Sep 202014
 

http://wikileaks.org/cable/2008/09/08MANILA2238.html# them with others. See also the FAQs
Reference ID Created Released Classification Origin
08MANILA2238
2008-09-29 05:48
2011-08-30 01:44
UNCLASSIFIED
Embassy Manila

VZCZCXRO3561
PP RUEHCHI RUEHDT RUEHHM RUEHNH
DE RUEHML #2238/01 2730548
ZNR UUUUU ZZH
P 290548Z SEP 08
FM AMEMBASSY MANILA
TO RUEHC/SECSTATE WASHDC PRIORITY 1930
INFO RHMFIUU/DEPT OF ENERGY WASHINGTON DC
RUCPDOC/DEPT OF COMMERCE WASHDC
RUEATRS/DEPT OF TREASURY WASHDC
RUCNASE/ASEAN MEMBER COLLECTIVE
RHHMUNA/USPACOM HONOLULU HI
UNCLAS SECTION 01 OF 02 MANILA 002238

SENSITIVE BUT UNCLASSIFIED

SIPDIS

STATE FOR EB/IFD/OIA, EB/ESC, AND EAP/PMBS
DOE FOR TOM CUTLER
USDOC FOR 4430 ITA/MAC/DBISMEE/KBOYD
BANGKOK FOR REO JAMES WALLER
STATE PASS DEPT OF INTERIOR FOR USGS
STATE PASS USAID

E.O. 12958: N/A
TAGS: EMIN SENV ECON EINV PBTS PG RP
SUBJECT: PHILIPPINE GAS RESOURCES

REF: Manila 1838

¶1. (SBU) Summary: The Philippine Department of Energy has set
ambitious goals for increasing energy self-sufficiency to 60%, but
the country is unlikely to meet these goals. Potential significant
hydrocarbon reserves in the South China Sea could make an important
contribution to the Philippine energy situation, but regulatory
obstacles and conflicting territorial claims stand in the way of
aggressive exploration and development. Although the country has a
mix of other energy sources, none appear likely to make a major dent
in the current Philippine dependence on oil imports. End summary.

¶2. (U) High food and fuel prices recently thrust energy security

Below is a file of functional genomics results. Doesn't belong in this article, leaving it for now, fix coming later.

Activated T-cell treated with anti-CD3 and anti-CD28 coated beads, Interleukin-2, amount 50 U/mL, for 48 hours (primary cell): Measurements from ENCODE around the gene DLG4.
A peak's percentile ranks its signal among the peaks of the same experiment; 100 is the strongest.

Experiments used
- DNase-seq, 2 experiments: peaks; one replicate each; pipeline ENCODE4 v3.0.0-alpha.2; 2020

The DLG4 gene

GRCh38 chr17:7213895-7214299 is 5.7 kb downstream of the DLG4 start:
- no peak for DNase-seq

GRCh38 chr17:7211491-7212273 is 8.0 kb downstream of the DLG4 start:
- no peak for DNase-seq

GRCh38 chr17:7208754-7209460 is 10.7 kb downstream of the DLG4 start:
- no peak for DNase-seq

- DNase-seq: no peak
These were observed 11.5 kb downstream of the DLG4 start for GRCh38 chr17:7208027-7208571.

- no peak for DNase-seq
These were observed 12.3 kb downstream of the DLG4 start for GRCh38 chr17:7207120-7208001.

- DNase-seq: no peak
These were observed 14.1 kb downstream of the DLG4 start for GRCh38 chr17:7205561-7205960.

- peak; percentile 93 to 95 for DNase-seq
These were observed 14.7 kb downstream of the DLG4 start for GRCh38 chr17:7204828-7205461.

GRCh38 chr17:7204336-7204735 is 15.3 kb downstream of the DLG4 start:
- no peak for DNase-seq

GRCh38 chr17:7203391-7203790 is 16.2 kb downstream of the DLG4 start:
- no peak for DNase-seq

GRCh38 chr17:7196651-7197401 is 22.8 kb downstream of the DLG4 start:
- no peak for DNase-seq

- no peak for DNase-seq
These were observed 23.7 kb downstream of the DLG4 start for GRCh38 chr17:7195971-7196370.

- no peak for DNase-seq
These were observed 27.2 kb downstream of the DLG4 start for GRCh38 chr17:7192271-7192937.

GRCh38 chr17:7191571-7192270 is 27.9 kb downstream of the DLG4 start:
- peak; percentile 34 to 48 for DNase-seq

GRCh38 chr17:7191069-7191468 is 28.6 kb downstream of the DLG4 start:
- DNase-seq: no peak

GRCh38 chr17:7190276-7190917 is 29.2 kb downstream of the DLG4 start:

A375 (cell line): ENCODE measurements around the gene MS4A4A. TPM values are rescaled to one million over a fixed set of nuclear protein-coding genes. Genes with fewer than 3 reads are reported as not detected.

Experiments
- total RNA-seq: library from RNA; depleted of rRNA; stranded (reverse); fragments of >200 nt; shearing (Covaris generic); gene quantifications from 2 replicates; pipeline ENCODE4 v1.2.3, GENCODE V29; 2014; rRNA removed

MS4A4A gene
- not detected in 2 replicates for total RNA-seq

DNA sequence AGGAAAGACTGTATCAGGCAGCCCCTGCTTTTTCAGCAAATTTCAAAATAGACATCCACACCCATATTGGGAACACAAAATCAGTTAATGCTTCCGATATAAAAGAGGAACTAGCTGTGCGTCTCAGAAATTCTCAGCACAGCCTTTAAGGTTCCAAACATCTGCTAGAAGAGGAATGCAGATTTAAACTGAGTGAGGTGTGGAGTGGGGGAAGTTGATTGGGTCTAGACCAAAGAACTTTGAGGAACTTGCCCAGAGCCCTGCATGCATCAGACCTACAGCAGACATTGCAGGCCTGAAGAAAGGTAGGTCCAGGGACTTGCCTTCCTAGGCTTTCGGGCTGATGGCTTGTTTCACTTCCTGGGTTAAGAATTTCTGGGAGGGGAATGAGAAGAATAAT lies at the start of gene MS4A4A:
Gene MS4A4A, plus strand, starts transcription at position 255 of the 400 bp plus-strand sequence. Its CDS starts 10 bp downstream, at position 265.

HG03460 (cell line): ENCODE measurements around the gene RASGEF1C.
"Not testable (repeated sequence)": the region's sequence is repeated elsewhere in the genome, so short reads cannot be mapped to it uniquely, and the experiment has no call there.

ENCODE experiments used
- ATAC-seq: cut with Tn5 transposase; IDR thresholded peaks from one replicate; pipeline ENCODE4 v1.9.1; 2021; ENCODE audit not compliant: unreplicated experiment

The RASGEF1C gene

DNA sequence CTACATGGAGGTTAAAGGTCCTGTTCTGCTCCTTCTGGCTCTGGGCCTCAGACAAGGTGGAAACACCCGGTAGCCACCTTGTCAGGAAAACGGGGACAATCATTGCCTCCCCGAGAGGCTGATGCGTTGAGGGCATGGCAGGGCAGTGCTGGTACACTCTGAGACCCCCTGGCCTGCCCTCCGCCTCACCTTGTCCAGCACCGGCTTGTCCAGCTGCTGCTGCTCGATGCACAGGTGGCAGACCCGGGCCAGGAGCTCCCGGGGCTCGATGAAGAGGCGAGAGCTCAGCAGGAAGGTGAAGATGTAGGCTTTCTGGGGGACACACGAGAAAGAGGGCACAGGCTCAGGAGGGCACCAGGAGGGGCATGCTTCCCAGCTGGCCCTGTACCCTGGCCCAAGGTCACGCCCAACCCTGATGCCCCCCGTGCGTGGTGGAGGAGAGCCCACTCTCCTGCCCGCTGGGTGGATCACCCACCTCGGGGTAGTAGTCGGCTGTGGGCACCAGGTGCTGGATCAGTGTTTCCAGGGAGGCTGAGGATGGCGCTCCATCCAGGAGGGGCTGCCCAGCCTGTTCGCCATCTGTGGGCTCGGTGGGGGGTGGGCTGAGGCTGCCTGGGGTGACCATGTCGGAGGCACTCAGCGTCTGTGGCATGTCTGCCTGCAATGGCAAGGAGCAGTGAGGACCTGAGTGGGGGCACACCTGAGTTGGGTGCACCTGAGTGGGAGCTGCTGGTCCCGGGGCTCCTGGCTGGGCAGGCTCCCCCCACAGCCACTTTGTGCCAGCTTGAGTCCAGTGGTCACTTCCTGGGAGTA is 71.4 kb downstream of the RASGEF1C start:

into prominence in the Philippines. Government officials have
called for less dependence on foreign energy, which currently supply
some 60% of the needs of the country. The Philippine Department of
Energy has recently announced its intention to increase the output
of domestic sources from the current 40% to 60% of total domestic
energy demand by 2014. To meet this ambitious goal, the Philippines
must increase oil and gas production by over 20%. Rapid expansion
of the offshore Camago-Malampaya oil and natural gas project would
be key to reaching this goal.

¶3. (U) The Camago-Malampaya project is the largest proven natural
gas deposit in the Philippines. It currently supplies about 95% of
the country’s natural gas. Natural gas accounts for about 7% of
total Philippine energy consumption. Natural gas from the offshore
fields is refined and sent through a 312-mile pipeline to three
onshore power plants, directly into the grid that supplies Manila.
These three power plants represent 20% of the country’s total
generating capacity. The Philippines does not import nor export
natural gas.

¶4. (U) The Camago-Malampaya fields contain an estimated reserve of
between 2.3 and 4.4 trillion cubic feet of natural gas. At the low
end, the fields are smaller than the proven reserves of Cuba, the
world’s 60th largest reserve. At the high end, the fields are
bigger than the proven reserves of Mozambique, the world’s 49th
largest reserve.

¶5. (U) Dutch-owned Shell discovered the Camago-Malampaya fields in
1990 and remains one of three partners in the joint venture that
operates the gas fields (the others are U.S. company Chevron